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  1. #1
    Jack Kazanski

    What do these rejections actually mean?

    All - I sent my QL and first chapter to one agent and I got an enthusiastic request for further material. I sent it immediately and a week later I got the following response:

    Thanks for sending along TITLE. Several agents here took a look at it. While we think you have great credentials and this has an interesting premise, we donít feel that it is going to be a project we can successfully sell. In a tough market like this, we are being very selective in what we choose to represent, and we just werenít enthusiastic enough about the writing to feel that we would be the best agency for your work.Good luck finding a home for this book, though, and please feel free to send along any future projects.

    I guess where I get to is this. Whilst it might just be a polite way of saying no, is there anything here I should think about? Does my "interesting" premise negate the ability to "sell it?"

    Ach...I don't get it. Translations, suggestions, opinions are all welcome.

  2. #2

    Re: What do these rejections actually mean?

    Looks like nothing more than a form rejection to me. He doesn't mention anything specific about your project, right?

  3. #3
    Sarah H.

    Re: What do these rejections actually mean?

    Hey Jack,

    It's a form rejection. Forget about it and send out more queries.

  4. #4
    Jack Kazanski

    Re: What do these rejections actually mean?

    Other than the title of the book (which you'd kinda hope they'd get right) there is no other specific mention. Good, glad if it's just a form rejection. I needed to check though.

    Wonky, Sarah H - thanks so much for your quick responses!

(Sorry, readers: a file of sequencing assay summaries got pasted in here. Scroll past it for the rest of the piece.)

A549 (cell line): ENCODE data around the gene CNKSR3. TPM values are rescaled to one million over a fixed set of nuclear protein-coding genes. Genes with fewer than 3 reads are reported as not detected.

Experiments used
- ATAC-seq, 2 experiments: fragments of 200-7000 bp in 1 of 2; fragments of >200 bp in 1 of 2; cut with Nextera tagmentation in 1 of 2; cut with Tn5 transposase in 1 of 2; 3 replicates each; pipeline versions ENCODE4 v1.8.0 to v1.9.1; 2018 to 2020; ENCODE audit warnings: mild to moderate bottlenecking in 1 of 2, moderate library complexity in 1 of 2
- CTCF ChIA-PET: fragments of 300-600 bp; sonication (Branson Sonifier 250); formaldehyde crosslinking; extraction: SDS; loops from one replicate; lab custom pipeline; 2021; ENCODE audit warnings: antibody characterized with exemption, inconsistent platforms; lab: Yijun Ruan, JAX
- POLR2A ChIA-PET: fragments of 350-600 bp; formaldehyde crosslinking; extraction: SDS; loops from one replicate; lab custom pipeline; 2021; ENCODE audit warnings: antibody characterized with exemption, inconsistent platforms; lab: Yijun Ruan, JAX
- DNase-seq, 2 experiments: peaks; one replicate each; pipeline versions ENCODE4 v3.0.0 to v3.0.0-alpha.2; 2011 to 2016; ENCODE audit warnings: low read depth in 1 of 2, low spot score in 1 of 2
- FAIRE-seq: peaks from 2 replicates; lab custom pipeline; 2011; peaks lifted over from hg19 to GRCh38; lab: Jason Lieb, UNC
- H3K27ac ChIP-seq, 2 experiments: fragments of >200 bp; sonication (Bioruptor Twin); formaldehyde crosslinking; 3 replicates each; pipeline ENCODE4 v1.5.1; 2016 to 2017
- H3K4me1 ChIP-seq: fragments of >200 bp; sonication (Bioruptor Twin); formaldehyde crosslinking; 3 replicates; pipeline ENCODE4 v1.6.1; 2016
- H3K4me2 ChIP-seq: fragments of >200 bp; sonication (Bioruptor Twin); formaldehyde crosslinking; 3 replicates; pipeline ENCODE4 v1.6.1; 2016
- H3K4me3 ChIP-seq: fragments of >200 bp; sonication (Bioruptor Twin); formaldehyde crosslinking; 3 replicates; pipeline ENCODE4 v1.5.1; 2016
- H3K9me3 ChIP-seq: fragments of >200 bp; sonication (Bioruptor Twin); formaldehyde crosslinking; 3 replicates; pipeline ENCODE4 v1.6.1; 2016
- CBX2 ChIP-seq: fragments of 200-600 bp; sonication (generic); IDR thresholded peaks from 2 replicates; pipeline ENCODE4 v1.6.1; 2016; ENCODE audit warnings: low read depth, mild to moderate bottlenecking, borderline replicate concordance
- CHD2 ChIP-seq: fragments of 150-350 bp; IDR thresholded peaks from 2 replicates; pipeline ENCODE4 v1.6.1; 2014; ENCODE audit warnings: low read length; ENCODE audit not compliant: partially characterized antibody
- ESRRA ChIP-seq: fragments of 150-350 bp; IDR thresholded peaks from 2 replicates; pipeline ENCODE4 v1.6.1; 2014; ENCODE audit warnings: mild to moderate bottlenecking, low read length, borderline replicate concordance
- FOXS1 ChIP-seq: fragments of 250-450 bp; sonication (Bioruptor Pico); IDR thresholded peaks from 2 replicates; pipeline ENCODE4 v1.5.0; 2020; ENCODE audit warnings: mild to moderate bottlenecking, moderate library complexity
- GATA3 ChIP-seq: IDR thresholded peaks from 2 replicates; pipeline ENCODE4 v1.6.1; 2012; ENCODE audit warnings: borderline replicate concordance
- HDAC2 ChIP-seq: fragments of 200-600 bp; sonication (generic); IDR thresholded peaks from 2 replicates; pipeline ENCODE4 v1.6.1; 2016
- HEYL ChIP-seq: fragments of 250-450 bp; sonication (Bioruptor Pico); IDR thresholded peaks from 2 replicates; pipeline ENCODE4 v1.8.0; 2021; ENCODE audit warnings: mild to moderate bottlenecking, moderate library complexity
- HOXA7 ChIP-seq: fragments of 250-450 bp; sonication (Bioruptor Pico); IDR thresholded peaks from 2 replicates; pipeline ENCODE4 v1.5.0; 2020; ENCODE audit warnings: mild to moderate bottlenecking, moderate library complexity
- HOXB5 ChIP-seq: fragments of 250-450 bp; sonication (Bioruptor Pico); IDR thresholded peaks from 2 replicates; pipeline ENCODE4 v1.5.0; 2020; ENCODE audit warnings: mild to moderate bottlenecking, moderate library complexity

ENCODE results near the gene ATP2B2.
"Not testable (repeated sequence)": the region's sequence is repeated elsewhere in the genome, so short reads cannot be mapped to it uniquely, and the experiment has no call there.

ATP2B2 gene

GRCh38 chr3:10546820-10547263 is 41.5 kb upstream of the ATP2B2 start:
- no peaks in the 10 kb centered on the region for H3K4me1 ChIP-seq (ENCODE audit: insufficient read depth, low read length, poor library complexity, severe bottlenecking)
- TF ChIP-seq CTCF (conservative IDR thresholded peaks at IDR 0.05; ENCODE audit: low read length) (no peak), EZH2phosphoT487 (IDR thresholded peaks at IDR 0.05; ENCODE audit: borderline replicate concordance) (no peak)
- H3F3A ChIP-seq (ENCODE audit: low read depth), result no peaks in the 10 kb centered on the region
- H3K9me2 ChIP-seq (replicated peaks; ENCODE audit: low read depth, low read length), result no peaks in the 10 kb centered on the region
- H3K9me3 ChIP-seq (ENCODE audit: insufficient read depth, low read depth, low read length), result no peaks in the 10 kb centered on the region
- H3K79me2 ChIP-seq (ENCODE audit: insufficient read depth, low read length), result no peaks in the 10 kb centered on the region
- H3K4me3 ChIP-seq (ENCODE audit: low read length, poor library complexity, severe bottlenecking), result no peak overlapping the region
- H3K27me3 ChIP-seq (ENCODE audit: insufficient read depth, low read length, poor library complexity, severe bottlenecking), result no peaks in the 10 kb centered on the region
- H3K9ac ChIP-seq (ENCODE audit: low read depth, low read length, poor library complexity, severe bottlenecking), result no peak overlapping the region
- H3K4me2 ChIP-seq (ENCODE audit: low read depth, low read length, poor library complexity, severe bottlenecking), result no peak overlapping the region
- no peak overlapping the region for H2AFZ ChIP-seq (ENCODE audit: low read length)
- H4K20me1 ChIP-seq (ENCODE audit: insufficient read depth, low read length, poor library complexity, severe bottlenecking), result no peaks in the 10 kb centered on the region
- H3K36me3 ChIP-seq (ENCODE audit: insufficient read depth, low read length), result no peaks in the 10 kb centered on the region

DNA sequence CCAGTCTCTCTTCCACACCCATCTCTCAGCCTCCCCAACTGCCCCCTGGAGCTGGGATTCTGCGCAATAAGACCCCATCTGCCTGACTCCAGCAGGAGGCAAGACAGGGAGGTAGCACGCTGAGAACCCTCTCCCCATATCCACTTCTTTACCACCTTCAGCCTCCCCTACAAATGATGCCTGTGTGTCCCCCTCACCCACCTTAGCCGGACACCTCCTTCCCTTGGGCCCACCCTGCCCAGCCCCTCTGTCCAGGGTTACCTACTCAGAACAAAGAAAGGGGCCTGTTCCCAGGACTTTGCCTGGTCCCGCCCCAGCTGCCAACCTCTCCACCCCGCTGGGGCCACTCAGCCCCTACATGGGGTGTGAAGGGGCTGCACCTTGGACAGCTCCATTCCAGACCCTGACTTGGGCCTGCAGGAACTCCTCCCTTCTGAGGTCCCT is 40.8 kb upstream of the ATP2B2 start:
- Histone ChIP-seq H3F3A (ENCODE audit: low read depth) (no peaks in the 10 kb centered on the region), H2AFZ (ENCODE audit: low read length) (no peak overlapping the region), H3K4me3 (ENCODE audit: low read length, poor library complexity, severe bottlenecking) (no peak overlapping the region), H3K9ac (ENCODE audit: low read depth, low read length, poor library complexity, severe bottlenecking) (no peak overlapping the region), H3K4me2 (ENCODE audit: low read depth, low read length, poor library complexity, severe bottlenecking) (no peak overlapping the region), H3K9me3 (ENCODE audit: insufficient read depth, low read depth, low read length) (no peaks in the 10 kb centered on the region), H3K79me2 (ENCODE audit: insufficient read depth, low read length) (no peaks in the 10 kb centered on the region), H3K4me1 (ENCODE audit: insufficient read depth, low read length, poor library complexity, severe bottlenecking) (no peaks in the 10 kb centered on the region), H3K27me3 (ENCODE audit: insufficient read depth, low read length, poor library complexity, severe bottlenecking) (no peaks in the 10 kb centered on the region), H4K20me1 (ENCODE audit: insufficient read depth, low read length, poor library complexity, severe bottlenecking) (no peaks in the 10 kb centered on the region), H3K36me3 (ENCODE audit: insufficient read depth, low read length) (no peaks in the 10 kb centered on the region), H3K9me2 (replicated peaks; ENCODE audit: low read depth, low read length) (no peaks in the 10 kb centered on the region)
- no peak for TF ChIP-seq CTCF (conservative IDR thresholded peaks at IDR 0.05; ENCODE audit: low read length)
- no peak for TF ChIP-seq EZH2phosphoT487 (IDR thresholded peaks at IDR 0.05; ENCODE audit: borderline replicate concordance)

5. #5

    Re: What do these rejections actually mean?

    What does ANY rejection mean? No.

    Nothing to interpret here. They're not interested.

    So, keep looking for somebody who is.


  6. #6

    Re: What do these rejections actually mean?

    Form rejection. No tea leaves to be had.

  7. #7


    they send that one out like it was loaded in a gatling gun.

  8. #8
    Jack Kazanski

    Re: Levine

    Okay, I just needed to check.

    Pundit - cheers for the blunt response. Nothing like a hammer over the head on a rainy Monday.

  9. #9

    Re: Levine

    I had a boss once whose favorite expression was, 'Hmmm... interesting.' That was his way of dissenting, of saying that someone's POV was not for him.

    Everything is interesting to someone. Hence the form letter. One size fits all.

    Don't sweat it.

  10. #10

    Re: Jack

    Sorry to be blunt, but endlessly poring over the ramifications of every apostrophe in a rejection letter is a waste of time.

    Switch the scenario from publishing to relationships. You find somebody you're interested in. You approach him or her, and make your pitch. He or she responds with one of the following:

    Thanks, but I'm already seeing somebody.
    I'm not really ready for a relationship right now.
    That's so sweet! Oh, hey -look at the time - gotta go.
    I like you, but only as a friend.

    What do they all mean?


    In life, as in publishing, the sooner you recognize a no, the less time you'll waste wondering about them, and the more time you can devote to looking elsewhere for a yes.


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